Dear Ocean County College,

This is a request for public records made under OPRA and the common law right of access. I am not required to fill out an official form. Please acknowledge receipt of this message.

Records requested:

The title/position, department, hire date, termination date and reason for termination for the following employees:

Margaret W. Boese
Milton T. Estelle
Walter O. Maxymuk
Kathleen M. McCormick
W. Gert Niers
Charles E. Read

Thank you,

Resident

Ann Feneis, Ocean County College

1 Attachment

This is being sent on behalf of the Custodian of Records, Sara Winchester:

Dear Resident,

In response to your OPRA request, please see the attached document.

Thank you.

ANN M. FENEIS
SPECIAL ASSISTANT TO THE EXECUTIVE VICE PRESIDENT
OF FINANCE AND ADMINISTRATION
OCEAN COUNTY COLLEGE
TOMS RIVER, NJ 08754
(732) 255-0400 Ext. 2049
[OCC request email] | www.ocean.edu
 

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Dear Ms. Feneis,

Thank you for the information. I do have something to ask, if you could pass it along to Ms. Winchester: When the complete list of current & terminated employees were sent in these two files in my previous request: https://opramachine.com/request/employee...

Why were none of these employees listed in those files? Even the still-active employee (McCormack) is not listed on the active employee list. What is the reason for that discrepancy?

Thank you,

Resident

Ann Feneis, Ocean County College

This is being sent on behalf of Sara Winchester, Custodian of Records:

Dear Resident:

The request for active and terminated employees were just full time and part time regular employees. The second list requested of those six individuals on 07/09 were Adjuncts and P/T Teachers.

Please note that OPRA operates to make identifiable government records “readily accessible for inspection, copying, or examination.” N.J.S.A. § 47:1A-1; MAG Entertainment, LLC v. Div. of Alcoholic Beverage Control, 375 N.J. Super. 534, 546 (App. Div. 2005). MAG Entertainment, LLC held, “[w]hile OPRA provides an alternative means of access to government documents not otherwise exempted from its reach, it is not intended as a research tool litigants may use to force government officials to identify and siphon useful information.” Id. at 547. “Under OPRA, agencies are required to disclose only ‘identifiable’ government records not otherwise exempt. Wholesale requests for general information to be analyzed, collated and compiled by the responding government entity are not encompassed therein.” Id. at 549; see also Bent v. Stafford Police Dep’t, 381 N.J. Super. 30, 37 (App. Div. 2005) (holding that OPRA only allows requests for records as contrasted from information, and to qualify under OPRA a request must reasonably identify a record and not generally data, information or statistics). The Appellate Division repeated these principles in holding:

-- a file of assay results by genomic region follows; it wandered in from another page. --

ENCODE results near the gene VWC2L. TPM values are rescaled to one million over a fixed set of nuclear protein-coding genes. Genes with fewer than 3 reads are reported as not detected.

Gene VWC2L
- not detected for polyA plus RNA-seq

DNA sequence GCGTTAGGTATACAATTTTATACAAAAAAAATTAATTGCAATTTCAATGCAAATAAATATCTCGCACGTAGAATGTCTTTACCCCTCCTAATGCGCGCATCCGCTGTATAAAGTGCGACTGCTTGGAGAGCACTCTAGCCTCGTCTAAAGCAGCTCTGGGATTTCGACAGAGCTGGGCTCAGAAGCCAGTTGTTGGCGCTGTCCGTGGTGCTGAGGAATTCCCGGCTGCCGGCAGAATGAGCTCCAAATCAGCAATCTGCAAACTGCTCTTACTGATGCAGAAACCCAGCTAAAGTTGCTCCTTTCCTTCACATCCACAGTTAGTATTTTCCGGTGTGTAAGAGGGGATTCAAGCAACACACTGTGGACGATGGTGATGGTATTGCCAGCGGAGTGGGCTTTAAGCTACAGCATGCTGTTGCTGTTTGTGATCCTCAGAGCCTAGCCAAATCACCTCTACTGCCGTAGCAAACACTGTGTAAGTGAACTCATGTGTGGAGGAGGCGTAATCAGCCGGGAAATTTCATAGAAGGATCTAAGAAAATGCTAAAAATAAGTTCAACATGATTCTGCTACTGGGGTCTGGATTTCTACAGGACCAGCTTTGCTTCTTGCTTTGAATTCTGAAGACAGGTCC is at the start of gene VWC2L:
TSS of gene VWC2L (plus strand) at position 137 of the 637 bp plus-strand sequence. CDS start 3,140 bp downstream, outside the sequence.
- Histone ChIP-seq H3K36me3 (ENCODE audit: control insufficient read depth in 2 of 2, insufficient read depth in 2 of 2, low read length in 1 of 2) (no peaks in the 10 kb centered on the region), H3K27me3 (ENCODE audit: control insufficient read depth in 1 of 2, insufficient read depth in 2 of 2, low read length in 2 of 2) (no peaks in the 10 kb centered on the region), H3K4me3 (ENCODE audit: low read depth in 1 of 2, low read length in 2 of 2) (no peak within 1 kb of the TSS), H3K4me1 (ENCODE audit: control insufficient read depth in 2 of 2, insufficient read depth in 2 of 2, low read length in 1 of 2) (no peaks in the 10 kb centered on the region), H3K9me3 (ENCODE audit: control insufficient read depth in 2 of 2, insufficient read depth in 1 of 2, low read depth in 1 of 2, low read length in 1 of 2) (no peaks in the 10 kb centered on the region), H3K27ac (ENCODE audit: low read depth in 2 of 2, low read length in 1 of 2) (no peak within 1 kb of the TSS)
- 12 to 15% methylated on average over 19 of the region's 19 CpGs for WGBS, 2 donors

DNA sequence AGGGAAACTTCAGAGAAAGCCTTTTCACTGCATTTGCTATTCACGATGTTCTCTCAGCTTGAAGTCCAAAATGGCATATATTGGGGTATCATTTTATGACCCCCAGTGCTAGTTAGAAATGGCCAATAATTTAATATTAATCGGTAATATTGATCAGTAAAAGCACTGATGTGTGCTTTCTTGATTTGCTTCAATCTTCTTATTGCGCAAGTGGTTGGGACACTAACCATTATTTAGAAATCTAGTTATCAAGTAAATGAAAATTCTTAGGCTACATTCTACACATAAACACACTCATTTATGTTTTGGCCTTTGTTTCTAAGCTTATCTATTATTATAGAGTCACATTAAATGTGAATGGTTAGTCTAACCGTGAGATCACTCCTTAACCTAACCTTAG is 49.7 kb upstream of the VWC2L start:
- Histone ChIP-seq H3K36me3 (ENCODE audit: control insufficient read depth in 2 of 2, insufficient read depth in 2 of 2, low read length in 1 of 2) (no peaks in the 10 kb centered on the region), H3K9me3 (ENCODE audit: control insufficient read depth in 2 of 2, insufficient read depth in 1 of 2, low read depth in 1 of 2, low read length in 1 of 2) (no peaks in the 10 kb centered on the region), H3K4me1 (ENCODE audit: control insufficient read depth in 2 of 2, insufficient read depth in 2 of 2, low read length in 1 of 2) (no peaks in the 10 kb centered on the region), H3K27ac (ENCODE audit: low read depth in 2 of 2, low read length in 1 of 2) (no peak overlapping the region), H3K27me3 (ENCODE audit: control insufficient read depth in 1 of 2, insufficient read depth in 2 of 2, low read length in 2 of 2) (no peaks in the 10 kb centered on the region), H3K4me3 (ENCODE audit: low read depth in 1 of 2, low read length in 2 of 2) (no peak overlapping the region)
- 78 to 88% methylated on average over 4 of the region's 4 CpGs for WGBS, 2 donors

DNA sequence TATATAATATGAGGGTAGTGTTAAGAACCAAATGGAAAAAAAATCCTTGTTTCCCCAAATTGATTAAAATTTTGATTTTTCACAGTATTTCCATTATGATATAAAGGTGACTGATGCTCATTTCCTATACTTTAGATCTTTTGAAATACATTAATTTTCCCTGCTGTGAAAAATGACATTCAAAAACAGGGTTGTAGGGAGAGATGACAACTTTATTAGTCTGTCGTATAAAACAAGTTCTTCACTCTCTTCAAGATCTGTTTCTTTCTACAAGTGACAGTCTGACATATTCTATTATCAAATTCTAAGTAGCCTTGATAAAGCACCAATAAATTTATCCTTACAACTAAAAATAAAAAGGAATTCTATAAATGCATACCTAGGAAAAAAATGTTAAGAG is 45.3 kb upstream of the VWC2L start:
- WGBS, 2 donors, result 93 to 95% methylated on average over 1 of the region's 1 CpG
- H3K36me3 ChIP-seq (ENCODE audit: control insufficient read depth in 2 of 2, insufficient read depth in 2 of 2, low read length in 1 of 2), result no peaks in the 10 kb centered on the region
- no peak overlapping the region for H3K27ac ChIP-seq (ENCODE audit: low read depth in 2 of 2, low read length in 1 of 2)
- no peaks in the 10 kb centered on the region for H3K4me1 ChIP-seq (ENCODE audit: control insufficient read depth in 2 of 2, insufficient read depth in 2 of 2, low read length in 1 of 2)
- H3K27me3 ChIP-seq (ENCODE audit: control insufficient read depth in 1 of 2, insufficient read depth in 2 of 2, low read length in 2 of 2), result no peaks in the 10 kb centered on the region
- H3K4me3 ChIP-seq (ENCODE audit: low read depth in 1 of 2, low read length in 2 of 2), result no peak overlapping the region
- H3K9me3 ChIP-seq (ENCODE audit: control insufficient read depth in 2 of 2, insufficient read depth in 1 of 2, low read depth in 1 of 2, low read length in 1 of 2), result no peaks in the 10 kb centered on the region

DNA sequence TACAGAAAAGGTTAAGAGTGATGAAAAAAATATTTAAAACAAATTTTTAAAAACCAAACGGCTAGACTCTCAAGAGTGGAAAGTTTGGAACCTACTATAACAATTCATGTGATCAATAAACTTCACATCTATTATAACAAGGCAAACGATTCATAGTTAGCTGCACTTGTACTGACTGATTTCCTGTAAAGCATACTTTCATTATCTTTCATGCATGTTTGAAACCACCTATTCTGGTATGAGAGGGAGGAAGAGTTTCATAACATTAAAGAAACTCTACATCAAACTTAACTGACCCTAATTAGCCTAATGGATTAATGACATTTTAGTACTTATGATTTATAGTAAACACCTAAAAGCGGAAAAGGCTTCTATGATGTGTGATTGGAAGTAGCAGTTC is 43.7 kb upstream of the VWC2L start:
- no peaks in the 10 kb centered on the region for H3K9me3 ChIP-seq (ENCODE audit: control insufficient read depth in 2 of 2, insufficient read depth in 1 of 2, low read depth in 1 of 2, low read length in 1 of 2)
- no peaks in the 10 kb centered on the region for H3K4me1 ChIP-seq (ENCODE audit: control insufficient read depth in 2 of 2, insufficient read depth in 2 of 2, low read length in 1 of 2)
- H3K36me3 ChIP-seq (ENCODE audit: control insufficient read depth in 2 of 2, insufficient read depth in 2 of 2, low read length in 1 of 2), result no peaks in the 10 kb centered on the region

[A]gencies are only obligated to disclose identifiable government records. The statute “only allows requests for records, not requests for information.” A proper request “must identify with reasonable clarity those documents that are desired.” “Wholesale requests for general information to be analyzed, collated and compiled” by the agency are outside OPRA’s scope.

Burke v. Brandes, 429 N.J. Super. 169, 174 (App. Div. 2012) (citations omitted); see also Lagerkvist v. Office of Governor of State, 443 N.J. Super. 230, 237 (App. Div. 2015) (holding that OPRA does not convert a custodian into a researcher, which would have been the effect of the request).

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Dear Ms. Feneis,

Thank you for the explanation. I thought every employee of any organization would be considered either part-time or full-time, but I guess not.

Yours sincerely,

Resident